The most common cause of reproductive failure in beef herds is failure to conceive in the first place. Failure of cows and heifers to come in estrus while exposed to bulls is the leading cause of conception failure. The most common cause of anestrus, in turn, is nutrition; specifically lack of energy intake during the early lactation period. Body condition and energy intake pre- and post-calving are critical aspects of maintaining high herd fertility. A basic health program should include condition scoring cows in late fall and feeding accordingly through the post calving period. Infectious diseases are often immediately blamed when unacceptably high numbers of open cows and heifers are encountered. Cow condition and nutrition should be the first consideration. Protein deficiency is uncommon as a cause of infertility. Minerals such as phosphorus, selenium, copper, zinc, and others should be considered, but can usually be handled when mineral and salt mixtures designed for beef cows are available in a palatable form. Toxins such as endophyte infected fescue should also be considered when infertility problems occur
FULL STORY PDF
BeefTalk: What Happened to the Calving Book?
By Kris Ringwall, Beef Specialist, NDSU Extension Service
CHECKLIST – For Age and Source Verification CHECKLIST – For Age and Source Verification
Given the intensity and desire expressed by cattle producers, the calving book is a critical part of the beef operation.
A very popular activity during the winter months is handing out calving books. In fact, if one quits handing out books, one will find some very distraught cattle producers.
Given the intensity and desire expressed by cattle producers, the calving book is a critical part of the beef operation. The issue can be pushed even harder. Reprint the calving books slightly differently than the previous edition and one will receive many comments that they liked it the way it was.
Given those observations and the fact that cattle ear tag companies are still in business and seem to be doing well, one may assume a significant number of calves are tagged and recorded at birth. Hold that thought for a moment.
Biosecurity 101 – Part 1: The human factor
by Ed Haag
Protecting your herd from outside threats, both intended and unintended, has become a major issue since Sept. 11, 2001. This is particularly true regarding transmittable diseases in light of the devastating outbreak of foot-and-mouth disease (FMD) in England that same year.
“Livestock producers are becoming a lot more aware of how vulnerable they are to the threat of an outside disease being accidentally introduced into their herd,” says veterinarian Patrick Webb, adding that the threat is very real and addressing the issue directly should be a priority of all livestock producers in this country.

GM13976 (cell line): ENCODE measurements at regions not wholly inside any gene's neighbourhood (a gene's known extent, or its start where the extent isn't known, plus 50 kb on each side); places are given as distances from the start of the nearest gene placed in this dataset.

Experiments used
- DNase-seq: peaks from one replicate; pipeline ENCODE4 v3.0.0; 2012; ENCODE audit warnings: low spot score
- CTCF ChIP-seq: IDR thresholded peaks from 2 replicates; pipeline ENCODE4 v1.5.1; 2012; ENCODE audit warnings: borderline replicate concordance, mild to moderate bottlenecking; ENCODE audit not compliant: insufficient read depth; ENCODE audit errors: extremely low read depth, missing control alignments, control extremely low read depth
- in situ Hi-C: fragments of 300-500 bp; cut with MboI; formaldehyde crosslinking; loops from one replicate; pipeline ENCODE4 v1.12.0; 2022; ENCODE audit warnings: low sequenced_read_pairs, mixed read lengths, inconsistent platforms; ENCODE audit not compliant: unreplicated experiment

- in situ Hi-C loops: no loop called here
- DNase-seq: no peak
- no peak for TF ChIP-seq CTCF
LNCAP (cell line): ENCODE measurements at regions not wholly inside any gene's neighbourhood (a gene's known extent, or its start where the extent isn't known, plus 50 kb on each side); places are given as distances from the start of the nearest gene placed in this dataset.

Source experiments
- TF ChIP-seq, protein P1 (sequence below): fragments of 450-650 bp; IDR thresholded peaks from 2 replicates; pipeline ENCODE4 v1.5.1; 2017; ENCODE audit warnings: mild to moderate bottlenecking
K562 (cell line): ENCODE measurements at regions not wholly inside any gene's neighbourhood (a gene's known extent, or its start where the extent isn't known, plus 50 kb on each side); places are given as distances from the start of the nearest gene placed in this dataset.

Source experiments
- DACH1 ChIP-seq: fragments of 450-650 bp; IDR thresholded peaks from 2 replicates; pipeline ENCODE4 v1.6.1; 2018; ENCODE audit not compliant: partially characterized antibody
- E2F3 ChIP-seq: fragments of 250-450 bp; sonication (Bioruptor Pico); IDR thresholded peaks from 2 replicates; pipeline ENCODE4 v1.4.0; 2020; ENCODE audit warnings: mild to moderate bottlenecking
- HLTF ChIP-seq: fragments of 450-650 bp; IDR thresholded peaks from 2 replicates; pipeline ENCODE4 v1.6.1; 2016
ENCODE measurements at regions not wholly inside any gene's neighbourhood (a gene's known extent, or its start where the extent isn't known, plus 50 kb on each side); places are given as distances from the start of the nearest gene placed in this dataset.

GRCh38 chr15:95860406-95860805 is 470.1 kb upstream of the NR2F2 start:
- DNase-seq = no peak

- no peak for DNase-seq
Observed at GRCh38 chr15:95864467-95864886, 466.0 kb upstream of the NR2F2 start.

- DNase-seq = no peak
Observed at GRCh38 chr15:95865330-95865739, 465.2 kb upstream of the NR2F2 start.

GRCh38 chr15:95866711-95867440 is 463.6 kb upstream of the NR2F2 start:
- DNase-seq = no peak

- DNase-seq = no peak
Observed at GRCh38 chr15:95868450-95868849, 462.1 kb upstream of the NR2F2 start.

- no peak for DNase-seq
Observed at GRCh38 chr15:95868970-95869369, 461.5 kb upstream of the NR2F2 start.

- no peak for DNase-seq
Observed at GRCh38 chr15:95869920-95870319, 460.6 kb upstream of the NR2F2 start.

FULL STORY PDF
Immigration rules hit farmers hard
Congress’ delays on reform could hurt harvests
Diana Louise Carter
Democrat and Chronicle
If this year is like others, the sounds of droning cicadas and buzzing bees in local apple orchards will soon be supplanted by the cadence of Spanish speech and Jamaican accents as migrant workers arrive to pick the upstate New York apple crop.
The harvest requires about 8,000 temporary workers each year, according to James Allen, president of the New York Apple Association. And those workers typically come from south of the U.S. border.
Determine moisture levels before starting silage harvest
Lansing State Journal
EAST LANSING — The droughty summer weather might make cornfields look dry enough to harvest for silage, but looks can be deceiving.
Farmers should take time to test for whole-plant moisture levels before they begin chopping.
“The question comes up of when to harvest for silage corn that has gone through drought stress,” says Herb Bucholtz, Michigan State University (MSU) professor of dairy nutrition and animal science.
“The answer is no different than when trying to harvest normal corn for silage.”
Corn silage should be harvested when the whole-plant dry matter is between 30 and 35 percent.
Dry matter content is important for the bacterial fermentation that takes place in the silage process.
MDA warns against feeding drought-stricken forages
Tri State Neighbor
ST. PAUL, Minn. – Minnesota Department of Agriculture (MDA) officials are warning livestock owners against feeding drought-stricken feedstuffs to their animals.
During a drought, dangerous levels of nitrates can accumulate in commonly used forages such as corn and sorghum. MDA officials said excessively high levels are likely to occur in forages grown under stress conditions, such as when corn fertilized for high grain yield is stunted by drought and is alternatively harvested for silage.